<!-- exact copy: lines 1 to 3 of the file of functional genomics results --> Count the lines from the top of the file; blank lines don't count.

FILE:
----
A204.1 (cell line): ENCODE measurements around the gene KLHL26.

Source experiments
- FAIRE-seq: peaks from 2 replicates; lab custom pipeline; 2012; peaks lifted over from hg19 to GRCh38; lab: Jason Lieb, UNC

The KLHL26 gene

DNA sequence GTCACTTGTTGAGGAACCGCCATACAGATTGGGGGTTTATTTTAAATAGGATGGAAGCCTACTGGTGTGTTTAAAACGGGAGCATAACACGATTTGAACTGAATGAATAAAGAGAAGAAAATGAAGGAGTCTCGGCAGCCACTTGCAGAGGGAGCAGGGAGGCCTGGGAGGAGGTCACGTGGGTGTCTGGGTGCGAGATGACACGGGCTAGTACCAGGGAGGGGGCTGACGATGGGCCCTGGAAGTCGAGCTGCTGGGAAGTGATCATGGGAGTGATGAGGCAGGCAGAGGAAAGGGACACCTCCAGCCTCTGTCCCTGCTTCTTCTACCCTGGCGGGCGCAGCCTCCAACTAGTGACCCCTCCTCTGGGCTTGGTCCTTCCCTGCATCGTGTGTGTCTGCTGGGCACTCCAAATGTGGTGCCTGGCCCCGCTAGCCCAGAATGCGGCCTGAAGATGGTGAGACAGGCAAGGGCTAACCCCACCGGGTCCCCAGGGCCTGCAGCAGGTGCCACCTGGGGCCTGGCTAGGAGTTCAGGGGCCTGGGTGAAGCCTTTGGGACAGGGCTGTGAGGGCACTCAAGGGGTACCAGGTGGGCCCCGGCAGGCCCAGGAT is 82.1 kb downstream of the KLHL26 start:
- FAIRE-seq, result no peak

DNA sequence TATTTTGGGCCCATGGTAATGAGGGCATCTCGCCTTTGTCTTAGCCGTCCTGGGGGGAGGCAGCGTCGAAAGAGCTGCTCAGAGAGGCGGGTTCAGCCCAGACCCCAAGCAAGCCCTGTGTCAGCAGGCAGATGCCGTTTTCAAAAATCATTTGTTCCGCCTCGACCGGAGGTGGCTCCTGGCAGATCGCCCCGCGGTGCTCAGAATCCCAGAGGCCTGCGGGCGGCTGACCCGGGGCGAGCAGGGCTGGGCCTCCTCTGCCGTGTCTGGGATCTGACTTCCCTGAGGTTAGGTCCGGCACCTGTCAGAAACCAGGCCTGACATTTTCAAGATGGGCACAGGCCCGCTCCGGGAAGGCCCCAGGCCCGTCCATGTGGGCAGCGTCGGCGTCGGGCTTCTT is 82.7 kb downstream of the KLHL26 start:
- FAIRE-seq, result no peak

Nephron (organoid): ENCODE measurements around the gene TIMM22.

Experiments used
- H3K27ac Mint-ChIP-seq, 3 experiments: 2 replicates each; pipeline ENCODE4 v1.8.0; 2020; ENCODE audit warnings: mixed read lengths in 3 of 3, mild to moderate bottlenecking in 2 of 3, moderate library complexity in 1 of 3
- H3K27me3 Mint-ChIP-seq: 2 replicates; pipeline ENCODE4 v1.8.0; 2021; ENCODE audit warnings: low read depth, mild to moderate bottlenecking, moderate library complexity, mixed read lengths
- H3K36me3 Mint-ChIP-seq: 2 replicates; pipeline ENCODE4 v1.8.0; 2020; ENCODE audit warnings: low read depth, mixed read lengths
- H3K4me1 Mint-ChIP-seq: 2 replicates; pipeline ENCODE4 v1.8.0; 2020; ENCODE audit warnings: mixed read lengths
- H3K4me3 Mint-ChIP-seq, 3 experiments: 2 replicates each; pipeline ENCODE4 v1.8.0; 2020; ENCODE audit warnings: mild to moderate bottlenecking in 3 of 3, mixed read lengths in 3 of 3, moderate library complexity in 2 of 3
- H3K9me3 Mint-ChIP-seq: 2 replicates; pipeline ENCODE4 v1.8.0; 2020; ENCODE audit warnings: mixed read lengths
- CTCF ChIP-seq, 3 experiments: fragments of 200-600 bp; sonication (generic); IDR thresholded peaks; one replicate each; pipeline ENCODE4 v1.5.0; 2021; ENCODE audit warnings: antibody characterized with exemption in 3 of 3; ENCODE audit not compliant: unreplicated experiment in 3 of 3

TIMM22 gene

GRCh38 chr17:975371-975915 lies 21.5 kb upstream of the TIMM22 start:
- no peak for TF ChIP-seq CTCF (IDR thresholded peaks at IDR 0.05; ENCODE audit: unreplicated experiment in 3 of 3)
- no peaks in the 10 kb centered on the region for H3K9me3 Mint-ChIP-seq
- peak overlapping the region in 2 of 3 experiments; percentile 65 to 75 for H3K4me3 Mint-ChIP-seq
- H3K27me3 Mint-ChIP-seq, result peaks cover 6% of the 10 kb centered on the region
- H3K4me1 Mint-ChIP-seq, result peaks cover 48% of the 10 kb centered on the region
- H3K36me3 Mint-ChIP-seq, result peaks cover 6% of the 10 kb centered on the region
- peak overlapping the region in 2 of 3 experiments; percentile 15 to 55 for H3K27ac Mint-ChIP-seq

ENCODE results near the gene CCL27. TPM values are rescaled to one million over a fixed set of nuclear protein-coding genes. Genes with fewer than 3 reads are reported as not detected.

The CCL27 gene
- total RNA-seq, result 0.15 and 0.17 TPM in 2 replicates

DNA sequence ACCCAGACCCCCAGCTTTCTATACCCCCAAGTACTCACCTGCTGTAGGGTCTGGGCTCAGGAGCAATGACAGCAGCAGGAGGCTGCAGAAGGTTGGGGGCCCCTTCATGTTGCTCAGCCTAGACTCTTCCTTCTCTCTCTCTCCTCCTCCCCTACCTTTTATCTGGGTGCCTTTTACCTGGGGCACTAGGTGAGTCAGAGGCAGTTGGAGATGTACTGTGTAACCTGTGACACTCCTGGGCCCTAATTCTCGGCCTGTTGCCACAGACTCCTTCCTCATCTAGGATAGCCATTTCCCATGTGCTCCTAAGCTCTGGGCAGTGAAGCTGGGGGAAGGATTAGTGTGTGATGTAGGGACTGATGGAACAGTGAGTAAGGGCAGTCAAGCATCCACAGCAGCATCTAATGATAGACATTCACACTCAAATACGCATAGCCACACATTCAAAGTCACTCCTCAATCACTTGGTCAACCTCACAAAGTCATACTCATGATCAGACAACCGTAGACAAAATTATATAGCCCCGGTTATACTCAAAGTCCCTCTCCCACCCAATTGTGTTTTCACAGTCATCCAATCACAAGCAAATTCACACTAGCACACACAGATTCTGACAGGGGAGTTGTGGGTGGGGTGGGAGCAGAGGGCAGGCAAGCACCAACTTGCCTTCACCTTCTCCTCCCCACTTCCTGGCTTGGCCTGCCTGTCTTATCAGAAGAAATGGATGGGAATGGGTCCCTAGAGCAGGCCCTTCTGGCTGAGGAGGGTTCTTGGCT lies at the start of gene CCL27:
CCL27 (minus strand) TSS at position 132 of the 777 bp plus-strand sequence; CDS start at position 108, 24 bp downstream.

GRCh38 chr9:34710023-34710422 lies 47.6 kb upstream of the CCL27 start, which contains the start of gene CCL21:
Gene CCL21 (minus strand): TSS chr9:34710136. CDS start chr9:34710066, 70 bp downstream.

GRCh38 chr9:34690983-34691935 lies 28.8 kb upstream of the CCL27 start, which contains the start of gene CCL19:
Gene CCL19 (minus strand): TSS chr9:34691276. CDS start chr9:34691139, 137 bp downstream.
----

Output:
A204.1 (cell line): ENCODE measurements around the gene KLHL26.

Source experiments
- FAIRE-seq: peaks from 2 replicates; lab custom pipeline; 2012; peaks lifted over from hg19 to GRCh38; lab: Jason Lieb, UNC